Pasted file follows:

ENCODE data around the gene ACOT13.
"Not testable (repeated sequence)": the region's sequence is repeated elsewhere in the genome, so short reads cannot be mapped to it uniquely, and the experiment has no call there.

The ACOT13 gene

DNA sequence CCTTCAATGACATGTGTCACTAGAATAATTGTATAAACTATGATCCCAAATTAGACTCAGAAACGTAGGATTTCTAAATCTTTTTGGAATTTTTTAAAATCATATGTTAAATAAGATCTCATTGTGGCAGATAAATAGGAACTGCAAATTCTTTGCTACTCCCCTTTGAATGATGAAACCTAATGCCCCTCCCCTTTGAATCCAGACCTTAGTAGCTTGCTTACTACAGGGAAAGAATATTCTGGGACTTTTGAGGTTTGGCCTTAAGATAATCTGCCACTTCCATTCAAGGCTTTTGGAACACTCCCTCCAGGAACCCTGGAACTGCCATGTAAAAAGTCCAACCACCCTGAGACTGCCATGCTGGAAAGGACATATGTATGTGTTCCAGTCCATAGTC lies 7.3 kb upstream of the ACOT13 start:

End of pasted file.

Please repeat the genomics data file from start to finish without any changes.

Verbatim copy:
ENCODE data around the gene ACOT13.
"Not testable (repeated sequence)": the region's sequence is repeated elsewhere in the genome, so short reads cannot be mapped to it uniquely, and the experiment has no call there.

The ACOT13 gene

DNA sequence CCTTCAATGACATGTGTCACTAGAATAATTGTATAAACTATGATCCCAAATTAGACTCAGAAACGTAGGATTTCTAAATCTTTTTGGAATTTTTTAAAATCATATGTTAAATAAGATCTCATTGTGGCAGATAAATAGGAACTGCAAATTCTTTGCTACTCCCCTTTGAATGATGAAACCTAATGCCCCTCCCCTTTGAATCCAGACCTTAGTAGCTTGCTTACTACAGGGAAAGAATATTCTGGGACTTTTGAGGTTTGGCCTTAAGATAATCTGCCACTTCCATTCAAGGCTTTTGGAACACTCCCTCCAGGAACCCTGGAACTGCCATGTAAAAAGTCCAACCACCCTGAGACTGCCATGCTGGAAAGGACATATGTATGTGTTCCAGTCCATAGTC lies 7.3 kb upstream of the ACOT13 start: